Inverse scope and unaccusativity alternation


  • Satoshi Oku Hokkaido University



inverse scope, Japanese scrambling, QR, unaccusativity, floating quantifier


In this paper, I first review evidence for the claim that there is an inverse correlation between Japanese scrambling and QR: that is, Japanese is scope rigid because it allows scrambling as a syntactic option (Szabolcsi 1997, Bobaljik and Wurmbrand 2012). According to Bobaljik and Wurmbrand's approach, QR is blocked in Japanese because Japanese has scrambling. There are, however, cases in which apparent inverse scope is easily available in Japanese (Oku 2010), which is problematic to Bobaljik and Wurmbrand and to any theoretical attempt to account for Szabolcsi's inverse correlation. To explain this conflicting situation, I will propose that verbs involved in such apparent counterexamples are actually unaccusatives so that the surface subject is the underlying complement of the verb: the apparent inverse scope is read off at the underlying structure where the surface subject is c-commanded by the PP. As independent evidence for the unaccusasivity of the verbs in question, I will show that the floating quantifier fact (Miyagawa 1989) confirms what I propose. Further, the unaccusativity alternation in Japanese (reported by Yamada 1998) is endorsed by the inverse scope facts explored in this paper.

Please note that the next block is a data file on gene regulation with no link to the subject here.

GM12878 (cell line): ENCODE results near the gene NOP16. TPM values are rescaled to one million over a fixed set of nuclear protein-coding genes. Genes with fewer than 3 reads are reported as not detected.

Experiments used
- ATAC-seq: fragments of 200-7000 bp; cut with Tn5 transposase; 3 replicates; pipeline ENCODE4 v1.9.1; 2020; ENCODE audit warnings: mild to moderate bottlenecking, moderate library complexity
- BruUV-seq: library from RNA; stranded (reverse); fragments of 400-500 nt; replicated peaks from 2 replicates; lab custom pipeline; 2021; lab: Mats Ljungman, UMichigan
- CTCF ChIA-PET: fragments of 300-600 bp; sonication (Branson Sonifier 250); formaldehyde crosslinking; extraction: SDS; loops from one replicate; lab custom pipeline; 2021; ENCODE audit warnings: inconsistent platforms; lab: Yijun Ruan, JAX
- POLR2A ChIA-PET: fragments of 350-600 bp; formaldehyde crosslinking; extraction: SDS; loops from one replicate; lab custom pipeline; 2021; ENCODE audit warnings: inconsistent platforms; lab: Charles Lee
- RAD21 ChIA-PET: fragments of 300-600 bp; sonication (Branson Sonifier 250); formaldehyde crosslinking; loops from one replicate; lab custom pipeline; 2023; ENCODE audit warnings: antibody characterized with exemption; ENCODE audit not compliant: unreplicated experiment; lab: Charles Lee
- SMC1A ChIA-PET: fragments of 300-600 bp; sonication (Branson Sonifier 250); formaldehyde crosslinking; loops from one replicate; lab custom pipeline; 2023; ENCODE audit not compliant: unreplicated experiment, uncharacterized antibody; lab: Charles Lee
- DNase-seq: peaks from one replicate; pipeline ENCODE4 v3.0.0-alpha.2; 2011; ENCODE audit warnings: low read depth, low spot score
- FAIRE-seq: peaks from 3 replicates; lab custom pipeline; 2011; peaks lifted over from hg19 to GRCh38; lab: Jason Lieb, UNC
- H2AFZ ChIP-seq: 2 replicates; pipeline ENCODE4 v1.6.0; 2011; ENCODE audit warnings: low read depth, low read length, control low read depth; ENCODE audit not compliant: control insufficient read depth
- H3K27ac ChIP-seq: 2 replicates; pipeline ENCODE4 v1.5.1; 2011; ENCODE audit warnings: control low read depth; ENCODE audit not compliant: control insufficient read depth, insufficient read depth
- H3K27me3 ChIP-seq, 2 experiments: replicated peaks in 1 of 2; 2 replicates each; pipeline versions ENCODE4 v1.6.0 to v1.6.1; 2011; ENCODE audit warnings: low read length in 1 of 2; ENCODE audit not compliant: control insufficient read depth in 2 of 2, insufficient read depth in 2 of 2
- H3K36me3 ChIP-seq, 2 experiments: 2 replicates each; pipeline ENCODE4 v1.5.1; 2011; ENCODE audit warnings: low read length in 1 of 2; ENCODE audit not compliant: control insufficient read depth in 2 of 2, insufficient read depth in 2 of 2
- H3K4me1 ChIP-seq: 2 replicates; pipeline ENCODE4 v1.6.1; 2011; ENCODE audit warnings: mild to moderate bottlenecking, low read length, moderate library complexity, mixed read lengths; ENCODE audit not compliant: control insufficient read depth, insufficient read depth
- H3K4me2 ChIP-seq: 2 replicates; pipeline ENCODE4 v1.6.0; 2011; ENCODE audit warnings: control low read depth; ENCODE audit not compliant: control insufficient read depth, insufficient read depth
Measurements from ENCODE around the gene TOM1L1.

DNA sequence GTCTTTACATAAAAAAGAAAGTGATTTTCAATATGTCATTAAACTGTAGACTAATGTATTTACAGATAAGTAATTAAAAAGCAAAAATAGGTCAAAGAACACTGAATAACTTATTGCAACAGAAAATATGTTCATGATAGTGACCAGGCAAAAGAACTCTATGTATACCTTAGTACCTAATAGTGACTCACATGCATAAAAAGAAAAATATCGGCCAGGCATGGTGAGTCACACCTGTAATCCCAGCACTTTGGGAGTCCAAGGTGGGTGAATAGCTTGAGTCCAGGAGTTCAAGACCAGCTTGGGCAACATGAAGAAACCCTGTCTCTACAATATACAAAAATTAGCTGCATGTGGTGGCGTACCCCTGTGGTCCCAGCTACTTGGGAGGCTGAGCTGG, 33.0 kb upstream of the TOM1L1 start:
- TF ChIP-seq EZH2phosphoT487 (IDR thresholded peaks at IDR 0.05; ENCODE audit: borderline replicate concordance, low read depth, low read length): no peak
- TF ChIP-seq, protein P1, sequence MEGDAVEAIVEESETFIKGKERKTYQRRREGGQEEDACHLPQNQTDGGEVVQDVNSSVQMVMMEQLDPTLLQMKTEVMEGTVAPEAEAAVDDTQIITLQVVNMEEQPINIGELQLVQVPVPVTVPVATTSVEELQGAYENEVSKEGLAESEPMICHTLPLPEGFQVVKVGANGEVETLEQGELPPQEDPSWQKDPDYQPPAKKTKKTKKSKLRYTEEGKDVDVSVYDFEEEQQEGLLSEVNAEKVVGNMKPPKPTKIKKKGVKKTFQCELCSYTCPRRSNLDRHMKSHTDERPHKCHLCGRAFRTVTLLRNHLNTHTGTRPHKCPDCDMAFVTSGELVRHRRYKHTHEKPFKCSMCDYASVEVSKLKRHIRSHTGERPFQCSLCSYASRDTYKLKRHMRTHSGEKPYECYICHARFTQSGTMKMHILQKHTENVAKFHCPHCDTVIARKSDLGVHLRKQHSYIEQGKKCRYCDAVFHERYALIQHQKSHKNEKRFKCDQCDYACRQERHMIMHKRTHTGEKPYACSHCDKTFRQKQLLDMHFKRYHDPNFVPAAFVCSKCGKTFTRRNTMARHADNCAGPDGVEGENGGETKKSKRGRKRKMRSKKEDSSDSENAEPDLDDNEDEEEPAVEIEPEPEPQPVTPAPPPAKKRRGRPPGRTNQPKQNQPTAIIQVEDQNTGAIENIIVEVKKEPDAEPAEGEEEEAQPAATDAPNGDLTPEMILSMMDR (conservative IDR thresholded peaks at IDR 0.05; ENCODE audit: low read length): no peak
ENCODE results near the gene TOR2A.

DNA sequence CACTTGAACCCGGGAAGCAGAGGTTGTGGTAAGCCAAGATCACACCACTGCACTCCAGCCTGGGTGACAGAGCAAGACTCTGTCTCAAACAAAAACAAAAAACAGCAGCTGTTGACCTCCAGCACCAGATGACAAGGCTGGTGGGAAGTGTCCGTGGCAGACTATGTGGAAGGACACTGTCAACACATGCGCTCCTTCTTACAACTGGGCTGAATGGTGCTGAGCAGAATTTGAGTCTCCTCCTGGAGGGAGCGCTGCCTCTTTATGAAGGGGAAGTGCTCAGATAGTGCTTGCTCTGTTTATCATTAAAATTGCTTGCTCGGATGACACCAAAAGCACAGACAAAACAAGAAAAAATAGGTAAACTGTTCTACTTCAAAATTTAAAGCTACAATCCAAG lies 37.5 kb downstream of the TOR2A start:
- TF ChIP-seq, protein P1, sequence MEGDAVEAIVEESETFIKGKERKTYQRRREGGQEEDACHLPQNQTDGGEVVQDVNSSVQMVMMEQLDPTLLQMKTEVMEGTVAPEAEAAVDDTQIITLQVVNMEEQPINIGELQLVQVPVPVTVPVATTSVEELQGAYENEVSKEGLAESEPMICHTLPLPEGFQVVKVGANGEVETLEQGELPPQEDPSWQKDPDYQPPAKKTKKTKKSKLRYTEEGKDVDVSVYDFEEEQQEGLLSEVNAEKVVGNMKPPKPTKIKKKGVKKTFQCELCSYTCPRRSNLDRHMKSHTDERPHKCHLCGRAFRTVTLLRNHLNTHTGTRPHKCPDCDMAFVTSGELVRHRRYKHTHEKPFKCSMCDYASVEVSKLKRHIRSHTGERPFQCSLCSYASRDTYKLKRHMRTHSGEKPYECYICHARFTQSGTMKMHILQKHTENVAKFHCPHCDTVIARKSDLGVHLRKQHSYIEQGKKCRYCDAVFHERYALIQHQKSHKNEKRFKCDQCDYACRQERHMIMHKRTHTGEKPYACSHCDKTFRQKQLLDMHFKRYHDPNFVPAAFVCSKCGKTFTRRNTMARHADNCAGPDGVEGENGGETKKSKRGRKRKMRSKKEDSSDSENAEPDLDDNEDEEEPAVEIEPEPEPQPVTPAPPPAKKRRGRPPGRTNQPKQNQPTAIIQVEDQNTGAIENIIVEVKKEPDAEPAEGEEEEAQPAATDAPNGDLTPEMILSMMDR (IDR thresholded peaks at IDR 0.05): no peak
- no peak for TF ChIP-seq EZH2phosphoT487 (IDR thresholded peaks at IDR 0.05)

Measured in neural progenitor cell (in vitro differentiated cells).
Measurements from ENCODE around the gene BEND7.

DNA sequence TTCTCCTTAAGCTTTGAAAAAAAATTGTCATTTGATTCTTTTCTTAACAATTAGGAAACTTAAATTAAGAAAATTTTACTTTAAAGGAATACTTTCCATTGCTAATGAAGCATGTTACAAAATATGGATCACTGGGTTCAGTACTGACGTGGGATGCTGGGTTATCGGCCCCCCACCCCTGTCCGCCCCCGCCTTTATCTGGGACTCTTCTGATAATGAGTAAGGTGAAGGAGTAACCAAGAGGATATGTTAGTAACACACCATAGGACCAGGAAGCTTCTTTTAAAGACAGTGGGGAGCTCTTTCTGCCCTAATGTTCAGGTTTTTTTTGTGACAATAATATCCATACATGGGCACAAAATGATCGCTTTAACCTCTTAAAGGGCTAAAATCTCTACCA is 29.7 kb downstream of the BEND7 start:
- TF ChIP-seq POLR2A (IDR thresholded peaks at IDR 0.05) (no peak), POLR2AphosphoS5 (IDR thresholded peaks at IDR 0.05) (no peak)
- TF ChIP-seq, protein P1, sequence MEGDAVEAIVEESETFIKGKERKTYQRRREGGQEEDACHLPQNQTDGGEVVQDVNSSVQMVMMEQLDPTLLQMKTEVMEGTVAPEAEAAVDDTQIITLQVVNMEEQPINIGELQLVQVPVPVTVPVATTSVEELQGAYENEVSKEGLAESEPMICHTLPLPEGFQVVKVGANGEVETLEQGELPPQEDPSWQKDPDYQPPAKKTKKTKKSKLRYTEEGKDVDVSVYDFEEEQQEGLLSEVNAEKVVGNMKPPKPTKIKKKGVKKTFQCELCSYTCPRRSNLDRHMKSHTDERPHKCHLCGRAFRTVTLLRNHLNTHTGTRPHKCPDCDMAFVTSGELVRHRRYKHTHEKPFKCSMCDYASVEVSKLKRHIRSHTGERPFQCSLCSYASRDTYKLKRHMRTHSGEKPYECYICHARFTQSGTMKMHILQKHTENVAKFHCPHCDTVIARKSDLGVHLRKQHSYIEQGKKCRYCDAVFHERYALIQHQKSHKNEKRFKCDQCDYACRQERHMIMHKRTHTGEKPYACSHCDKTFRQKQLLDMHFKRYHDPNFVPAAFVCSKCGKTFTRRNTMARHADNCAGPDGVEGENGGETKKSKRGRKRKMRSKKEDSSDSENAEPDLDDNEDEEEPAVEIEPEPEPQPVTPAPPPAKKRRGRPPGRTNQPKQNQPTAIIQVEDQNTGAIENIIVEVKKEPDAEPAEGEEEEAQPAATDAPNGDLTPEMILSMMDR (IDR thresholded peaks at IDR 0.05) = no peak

How to Cite

Oku, Satoshi. 2018. “Inverse Scope and Unaccusativity Alternation”. Proceedings of the Linguistic Society of America 3 (1): 10:1–8.